Cheers Rufus. I thought no-one was going to reply....there's a puzzling lack of detailed reviews on the Spyders on the interwebs, especially by peeps who've had them a while.

Put in some SG purple super cushions with new smaller retainers for the cones. Has improved response 200%. In fact I may have to go to reds on these plates as the purples seem way more squirrely than they were on avengers. Took them to the skatepark today (in at the deep end, eh), they felt good. Will have to see how they are at the next rink sesh :-)
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Old August 30th, 2014, 04:35 PM   #4
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Put in some SG purple super cushions with new smaller retainers for the cones. Has improved response 200%. In fact I may have to go to reds on these plates as the purples seem way more squirrely than they were on avengers. Took them to the skatepark today (in at the deep end, eh), they felt good. Will have to see how they are at the next rink sesh :-)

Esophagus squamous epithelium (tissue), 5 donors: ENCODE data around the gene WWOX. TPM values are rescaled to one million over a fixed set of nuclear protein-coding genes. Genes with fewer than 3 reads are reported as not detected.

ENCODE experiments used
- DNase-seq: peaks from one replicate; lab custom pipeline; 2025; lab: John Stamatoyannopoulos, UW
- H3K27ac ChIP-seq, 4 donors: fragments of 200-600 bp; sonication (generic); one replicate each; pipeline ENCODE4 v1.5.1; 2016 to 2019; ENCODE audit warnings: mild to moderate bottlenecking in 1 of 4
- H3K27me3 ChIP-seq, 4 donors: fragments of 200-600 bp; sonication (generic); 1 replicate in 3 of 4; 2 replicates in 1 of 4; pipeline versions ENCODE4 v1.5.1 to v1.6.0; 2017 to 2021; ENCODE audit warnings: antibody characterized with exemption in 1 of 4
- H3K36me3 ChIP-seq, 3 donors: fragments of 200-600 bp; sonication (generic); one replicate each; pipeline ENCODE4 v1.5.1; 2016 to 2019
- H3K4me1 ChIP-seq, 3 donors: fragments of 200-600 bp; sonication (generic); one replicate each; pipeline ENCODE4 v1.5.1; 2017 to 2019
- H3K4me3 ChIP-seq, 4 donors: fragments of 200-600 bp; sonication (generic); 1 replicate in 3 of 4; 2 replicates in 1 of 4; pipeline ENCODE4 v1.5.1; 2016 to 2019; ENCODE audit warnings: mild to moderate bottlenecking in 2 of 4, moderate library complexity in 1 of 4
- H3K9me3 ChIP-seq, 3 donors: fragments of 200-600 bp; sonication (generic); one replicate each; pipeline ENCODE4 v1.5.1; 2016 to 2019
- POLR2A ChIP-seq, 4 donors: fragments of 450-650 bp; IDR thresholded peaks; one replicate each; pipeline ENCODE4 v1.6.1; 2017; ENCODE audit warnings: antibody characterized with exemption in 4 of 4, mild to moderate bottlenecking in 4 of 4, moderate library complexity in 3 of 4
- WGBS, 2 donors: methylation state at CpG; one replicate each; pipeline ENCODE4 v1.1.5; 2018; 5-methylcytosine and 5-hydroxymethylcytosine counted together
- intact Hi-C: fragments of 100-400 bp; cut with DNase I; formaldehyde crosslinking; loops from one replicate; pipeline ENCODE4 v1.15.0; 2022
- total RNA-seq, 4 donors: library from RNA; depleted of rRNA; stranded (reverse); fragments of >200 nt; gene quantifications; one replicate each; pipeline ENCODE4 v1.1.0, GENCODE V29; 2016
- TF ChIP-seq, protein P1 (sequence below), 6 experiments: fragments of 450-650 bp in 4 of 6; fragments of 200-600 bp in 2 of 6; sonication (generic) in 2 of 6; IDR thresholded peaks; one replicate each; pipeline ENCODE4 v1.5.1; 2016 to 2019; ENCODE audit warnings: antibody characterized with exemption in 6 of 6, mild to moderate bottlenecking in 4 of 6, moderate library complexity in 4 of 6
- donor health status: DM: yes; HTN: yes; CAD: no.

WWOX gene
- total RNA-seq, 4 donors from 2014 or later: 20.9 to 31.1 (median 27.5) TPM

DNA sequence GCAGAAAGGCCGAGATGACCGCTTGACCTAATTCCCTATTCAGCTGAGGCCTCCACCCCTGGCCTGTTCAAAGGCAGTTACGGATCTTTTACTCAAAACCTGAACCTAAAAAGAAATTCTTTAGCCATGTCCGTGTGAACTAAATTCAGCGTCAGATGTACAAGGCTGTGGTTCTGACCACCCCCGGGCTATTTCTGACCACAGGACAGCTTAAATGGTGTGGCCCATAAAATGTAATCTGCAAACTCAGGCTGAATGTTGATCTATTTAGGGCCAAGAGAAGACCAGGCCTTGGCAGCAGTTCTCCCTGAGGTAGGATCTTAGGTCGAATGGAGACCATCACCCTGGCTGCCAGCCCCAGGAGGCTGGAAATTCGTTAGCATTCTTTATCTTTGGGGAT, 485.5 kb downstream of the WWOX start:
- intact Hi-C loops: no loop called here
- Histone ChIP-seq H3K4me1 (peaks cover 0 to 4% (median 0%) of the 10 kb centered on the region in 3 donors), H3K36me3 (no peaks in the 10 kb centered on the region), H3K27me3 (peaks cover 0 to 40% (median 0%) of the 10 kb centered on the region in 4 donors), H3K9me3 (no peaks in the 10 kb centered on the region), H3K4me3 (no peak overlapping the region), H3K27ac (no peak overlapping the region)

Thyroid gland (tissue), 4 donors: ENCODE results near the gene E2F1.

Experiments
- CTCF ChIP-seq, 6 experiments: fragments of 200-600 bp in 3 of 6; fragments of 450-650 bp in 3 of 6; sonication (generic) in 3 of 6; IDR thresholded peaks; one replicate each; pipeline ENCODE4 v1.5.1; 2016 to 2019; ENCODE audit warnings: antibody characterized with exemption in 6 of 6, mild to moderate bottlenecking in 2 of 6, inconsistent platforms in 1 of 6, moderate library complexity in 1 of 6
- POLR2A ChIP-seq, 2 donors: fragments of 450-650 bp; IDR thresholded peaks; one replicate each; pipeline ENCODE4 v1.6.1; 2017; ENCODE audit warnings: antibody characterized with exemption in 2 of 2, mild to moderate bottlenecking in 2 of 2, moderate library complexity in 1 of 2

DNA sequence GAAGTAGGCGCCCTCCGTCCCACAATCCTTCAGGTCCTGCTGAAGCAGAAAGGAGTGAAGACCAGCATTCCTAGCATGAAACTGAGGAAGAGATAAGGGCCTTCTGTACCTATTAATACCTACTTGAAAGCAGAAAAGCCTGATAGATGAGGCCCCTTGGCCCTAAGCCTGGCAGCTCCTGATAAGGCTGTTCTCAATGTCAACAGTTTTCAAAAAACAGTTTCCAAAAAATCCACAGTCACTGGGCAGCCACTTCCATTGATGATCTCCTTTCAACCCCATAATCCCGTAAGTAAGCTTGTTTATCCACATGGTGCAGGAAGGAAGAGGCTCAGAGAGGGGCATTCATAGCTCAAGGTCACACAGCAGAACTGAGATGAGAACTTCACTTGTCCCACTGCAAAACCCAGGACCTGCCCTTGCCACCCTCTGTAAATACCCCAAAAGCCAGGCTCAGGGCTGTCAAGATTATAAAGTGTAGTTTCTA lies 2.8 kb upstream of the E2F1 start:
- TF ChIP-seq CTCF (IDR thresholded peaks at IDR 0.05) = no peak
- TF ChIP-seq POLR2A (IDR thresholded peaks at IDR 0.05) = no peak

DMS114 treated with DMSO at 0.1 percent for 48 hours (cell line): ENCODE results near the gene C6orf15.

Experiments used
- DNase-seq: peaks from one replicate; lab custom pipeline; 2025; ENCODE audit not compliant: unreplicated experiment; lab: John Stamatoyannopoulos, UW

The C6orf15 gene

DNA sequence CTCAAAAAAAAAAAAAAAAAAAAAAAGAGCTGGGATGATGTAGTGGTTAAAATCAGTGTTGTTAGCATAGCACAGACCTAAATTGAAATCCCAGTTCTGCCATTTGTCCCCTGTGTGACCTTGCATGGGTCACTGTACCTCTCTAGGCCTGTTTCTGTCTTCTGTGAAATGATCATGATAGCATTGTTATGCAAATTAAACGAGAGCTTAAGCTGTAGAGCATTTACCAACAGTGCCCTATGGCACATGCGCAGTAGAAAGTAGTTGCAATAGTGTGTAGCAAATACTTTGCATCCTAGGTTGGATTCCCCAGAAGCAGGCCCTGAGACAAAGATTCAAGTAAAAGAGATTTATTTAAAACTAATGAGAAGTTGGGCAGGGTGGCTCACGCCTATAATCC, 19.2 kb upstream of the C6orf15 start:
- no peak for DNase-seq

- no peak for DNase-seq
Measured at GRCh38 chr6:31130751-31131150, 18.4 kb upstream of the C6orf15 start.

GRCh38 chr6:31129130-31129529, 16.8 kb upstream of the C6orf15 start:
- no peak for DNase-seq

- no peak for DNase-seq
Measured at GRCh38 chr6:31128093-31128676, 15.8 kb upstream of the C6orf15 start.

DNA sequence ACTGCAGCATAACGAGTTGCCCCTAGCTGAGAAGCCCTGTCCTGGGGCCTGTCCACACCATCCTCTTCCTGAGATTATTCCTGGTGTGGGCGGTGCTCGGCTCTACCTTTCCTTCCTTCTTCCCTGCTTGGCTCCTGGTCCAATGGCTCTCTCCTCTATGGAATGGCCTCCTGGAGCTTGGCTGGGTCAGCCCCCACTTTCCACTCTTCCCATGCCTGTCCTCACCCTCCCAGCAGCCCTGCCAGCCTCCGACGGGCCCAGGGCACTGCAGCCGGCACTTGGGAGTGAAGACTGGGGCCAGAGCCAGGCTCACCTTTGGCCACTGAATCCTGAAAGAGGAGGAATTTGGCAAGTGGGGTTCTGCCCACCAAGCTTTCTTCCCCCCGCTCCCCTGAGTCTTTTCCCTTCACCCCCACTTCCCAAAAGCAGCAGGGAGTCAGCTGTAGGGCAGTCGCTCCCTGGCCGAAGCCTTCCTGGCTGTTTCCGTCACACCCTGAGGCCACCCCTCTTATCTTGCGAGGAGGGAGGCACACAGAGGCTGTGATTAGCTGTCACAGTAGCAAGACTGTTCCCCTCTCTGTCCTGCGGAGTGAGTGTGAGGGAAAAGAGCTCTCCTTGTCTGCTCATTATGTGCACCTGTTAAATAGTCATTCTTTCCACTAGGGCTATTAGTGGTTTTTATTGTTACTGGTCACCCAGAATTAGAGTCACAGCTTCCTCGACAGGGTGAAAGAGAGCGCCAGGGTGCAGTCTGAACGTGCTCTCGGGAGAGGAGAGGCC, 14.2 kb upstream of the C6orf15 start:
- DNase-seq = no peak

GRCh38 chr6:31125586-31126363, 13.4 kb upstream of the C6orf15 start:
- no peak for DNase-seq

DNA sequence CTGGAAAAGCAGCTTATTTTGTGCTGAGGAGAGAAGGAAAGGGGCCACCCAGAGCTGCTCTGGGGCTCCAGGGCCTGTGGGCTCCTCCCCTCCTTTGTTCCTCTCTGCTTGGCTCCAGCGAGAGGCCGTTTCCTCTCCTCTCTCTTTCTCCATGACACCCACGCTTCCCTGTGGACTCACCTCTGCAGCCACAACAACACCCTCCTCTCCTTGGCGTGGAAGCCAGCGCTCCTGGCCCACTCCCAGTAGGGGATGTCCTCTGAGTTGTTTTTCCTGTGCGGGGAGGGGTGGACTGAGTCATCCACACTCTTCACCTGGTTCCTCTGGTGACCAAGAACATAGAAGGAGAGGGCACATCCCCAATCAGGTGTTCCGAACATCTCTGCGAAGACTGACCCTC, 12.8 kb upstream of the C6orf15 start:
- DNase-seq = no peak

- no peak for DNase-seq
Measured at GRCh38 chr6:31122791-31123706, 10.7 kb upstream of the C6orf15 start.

There is a reason for that. Compare where the sk8rs weight is carried on a DA45 vs a more conventional plate.

Looking at the pix of said sk8, the plates look like they are the latest mat finished iteration of the Powerdyne Triton.


I would avoid the sk8 park if they are Tritons. The originals had a history of bending in the middle and trucks snapping... Of course I have not seen any of the "new" ones. No one around here is on Tritons any more.

Fiddling aside, I am left wondering...will I be able to re-adjust...or have I been DA-45'd for life? Answers on a postcard please
I swiped this last sentence from your post in the quad forum. If this post will suffice as the requested "post card" ...... the fact that you have even asked this question tells me the short answer is yes.
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Old September 1st, 2014, 08:41 PM   #5
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I swiped this last sentence from your post in the quad forum. If this post will suffice as the requested "post card" ...... the fact that you have even asked this question tells me the short answer is yes.